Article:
Zen and the Art of Real Estate Investing with Jonathan Greene

When Spreading Ashes is Saying Goodbye


Photo by frank mckenna on Unsplash

Photo by frank mckenna on Unsplash

I was too young. I didn’t know what I was doing. How could I?

I didn’t know how to process it. The loss. Of the person who loved me more than any other.

But I had no choice. It wasn’t an optional experience.

It was a long time coming. I watched her dissolve before my eyes. Breaking my heart every step of the way. But I was too young. So I bottled the emotions. I knew no other way.

I would have to let go. I just didn’t realize at the time that I would physically have to let her go. Because I had her ashes. In a can. In the trunk of my car. At twenty years old.


Cremate is defined as: to reduce to ashes by burning. If you’ve never seen the ashes of a pet or loved one, it’s not exactly what you think. It’s not just ash. And when you realize this, it’s too late to go back.

Because you aren’t looking at the ashes until you are releasing them.

Cremation is at least 20,000 years old. But that doesn’t make it any less creepy to think about.

I am completely areligious. I had no grand visions of what I would decide to do with my mom’s body. It was simple. She wanted to be cremated. So she was. It didn’t change anything for me.

But when you are twenty years old and going to work on a summer morning you shouldn’t hear the can that your mom is in rolling back and forth in your trunk. For months. Maybe longer. Because you were paralyzed.

And because you couldn’t let go.


I didn’t know. Or that’s what I told myself. Because I was terrified to say goodbye. By releasing her ashes. Where I knew she would want to be.

I may have held them in my trunk for an entire year. I can’t remember for obvious reasons. But I had to decide at some point to let go.

I always knew what to do. If we really know our loved one, we will know what to do. That should be comforting and horrifying at the same time. Because even if we didn’t really know, our loved one would trust us to figure it out.

I knew my mom trusted me more than anyone.

I had to do it.


I had to lay her to rest somewhere meaningful. And it was only between her and I. My dad was very supportive and offered multiple times to come with me and help me. But even at twenty, I knew this was my journey to take on my own. With her.

Growing up, we spent every summer in the Hamptons. It’s probably the place I know better than any other. Even better than where I grew up in Brooklyn. Because there was something special about summertime. Many of my greatest memories with my mom are from out East.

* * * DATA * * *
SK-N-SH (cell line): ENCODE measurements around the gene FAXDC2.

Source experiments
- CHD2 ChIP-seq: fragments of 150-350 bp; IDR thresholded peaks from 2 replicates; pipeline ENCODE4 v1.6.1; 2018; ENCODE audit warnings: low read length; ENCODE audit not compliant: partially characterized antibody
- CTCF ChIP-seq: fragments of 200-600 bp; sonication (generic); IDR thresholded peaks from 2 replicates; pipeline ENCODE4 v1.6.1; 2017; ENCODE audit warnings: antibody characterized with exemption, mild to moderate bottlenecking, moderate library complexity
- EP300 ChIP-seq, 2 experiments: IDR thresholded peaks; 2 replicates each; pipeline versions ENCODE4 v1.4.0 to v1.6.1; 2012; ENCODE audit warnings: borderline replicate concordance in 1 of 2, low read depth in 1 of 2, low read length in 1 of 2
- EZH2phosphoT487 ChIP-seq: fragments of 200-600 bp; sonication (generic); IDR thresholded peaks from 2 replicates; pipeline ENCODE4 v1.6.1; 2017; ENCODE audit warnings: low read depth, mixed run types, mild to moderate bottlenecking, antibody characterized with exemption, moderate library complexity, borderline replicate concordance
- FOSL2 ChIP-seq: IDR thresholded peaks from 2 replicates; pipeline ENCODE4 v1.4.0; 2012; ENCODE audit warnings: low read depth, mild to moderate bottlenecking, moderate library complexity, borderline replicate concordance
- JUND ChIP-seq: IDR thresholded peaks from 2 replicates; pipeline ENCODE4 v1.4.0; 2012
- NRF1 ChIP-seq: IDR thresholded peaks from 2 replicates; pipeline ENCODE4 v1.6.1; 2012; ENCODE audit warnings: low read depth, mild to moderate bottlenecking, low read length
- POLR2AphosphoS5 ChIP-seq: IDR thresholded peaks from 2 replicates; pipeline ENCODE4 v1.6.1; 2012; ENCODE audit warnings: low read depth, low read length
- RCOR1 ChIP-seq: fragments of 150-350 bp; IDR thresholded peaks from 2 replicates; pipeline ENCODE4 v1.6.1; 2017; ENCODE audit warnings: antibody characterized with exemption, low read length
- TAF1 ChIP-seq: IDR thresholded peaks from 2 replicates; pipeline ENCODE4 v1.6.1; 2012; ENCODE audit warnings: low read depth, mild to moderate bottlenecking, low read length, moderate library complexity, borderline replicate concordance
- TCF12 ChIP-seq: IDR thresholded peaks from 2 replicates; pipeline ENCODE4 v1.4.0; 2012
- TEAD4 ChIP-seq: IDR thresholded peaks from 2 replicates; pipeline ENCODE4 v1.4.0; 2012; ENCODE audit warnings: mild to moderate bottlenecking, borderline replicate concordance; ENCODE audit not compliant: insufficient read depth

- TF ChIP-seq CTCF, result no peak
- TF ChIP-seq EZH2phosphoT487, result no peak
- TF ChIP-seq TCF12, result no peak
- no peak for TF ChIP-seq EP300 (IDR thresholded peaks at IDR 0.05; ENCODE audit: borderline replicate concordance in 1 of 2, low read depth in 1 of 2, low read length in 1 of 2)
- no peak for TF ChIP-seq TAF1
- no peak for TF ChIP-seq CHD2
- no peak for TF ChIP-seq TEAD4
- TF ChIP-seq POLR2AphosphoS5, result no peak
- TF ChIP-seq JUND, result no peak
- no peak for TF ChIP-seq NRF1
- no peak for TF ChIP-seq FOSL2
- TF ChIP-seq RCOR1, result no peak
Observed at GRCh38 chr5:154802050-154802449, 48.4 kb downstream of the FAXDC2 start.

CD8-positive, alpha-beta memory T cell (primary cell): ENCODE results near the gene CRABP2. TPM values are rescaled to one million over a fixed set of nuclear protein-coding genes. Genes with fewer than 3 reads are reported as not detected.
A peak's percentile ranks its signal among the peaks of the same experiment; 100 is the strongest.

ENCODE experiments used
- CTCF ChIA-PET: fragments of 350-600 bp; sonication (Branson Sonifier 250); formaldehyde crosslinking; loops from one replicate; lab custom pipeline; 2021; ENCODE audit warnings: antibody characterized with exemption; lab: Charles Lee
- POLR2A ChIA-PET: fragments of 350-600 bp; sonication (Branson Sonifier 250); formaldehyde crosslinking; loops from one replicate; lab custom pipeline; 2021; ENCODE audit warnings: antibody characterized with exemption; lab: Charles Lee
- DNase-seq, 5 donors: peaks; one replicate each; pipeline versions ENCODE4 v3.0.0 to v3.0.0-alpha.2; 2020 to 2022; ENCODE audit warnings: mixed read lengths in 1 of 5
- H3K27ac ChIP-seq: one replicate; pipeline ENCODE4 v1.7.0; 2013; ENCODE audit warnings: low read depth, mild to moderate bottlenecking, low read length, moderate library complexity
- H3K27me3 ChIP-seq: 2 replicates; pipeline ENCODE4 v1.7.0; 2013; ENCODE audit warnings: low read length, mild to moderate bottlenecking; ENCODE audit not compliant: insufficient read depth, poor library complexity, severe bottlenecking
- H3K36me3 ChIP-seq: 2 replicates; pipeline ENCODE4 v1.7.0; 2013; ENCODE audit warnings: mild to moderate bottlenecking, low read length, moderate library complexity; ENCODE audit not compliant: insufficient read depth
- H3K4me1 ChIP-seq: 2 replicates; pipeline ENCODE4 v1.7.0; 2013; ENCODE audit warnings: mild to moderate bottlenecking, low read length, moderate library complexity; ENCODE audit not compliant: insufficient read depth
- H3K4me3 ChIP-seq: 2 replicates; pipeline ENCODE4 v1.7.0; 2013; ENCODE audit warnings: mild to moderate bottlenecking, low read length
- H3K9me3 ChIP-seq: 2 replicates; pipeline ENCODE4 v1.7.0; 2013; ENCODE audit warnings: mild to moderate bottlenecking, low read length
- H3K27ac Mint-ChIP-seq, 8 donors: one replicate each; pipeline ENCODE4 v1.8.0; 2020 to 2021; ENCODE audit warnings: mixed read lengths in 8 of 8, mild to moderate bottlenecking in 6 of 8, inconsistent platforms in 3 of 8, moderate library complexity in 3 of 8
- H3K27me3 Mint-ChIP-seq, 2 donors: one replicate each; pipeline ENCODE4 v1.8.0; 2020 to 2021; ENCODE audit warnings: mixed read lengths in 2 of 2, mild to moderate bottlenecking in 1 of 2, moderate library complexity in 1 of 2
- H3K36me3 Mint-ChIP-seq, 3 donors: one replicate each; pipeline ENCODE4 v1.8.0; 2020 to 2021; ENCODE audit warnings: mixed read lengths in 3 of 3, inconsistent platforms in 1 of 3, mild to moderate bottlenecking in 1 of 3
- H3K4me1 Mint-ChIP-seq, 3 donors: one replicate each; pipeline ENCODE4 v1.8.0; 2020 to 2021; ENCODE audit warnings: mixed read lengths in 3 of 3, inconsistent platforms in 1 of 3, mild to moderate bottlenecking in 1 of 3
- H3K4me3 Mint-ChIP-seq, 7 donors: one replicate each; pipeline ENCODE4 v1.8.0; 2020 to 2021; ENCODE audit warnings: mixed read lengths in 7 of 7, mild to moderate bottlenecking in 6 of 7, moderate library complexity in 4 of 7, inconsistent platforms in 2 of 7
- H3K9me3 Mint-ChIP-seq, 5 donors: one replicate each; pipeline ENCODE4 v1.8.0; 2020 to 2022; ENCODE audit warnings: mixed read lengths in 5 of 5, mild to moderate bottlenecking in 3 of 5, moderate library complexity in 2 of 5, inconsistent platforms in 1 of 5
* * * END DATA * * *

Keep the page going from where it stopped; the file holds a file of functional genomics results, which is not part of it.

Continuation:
After we moved to California, my mom didn’t get back to the Hamptons that often. But I did. Because my dad was out there every summer. So she would come to visit once a summer as I got older. And she would stay in Amagansett, at the White Sands motel.

I would visit her every day and drive her around. We would go out to eat. We would sit on the beach. My mom loved the beach. Growing up we spent countless summer hours on the beach. But as I got older our time on the beach was different.

Because she was sick. And in pain all the time. But direct sunlight was her magic. It made it all better, for the time being.

And that’s how I knew where she would rest. Because we had done it so many times before. On that beach.

Photo by Clem Onojeghuo on Unsplash

Photo by Clem Onojeghuo on Unsplash

Letting Go

I was ready. I had the ashes. I didn’t tell anyone I was going to do it. I chickened out multiple times before the last one. But I was determined to say goodbye. To the ashes. Not to her.

So I pulled up at the White Sands and parked where I always parked. It’s a casual motel, as if those two words weren’t intertwined anyway. You can just walk through and go right onto the beach.

So I did. And the final journey began.

I had already taken the ashes out of the can. And there I sat on the beach with my mom, one last time. Her ashes in a plastic bag, in my hand.

I was too young. I didn’t know what I was doing. But I was going to do it.

I wrote in the sand with my finger:

I love you Mom

I have a photo of it somewhere. But it’s hard to look at for me. The memorialization of the moment I let go.

And then I opened the bag.

And let her go.

Into the water.

Into the sand.

Into the air.

And I said goodbye. Forever.

But only to her ashes.

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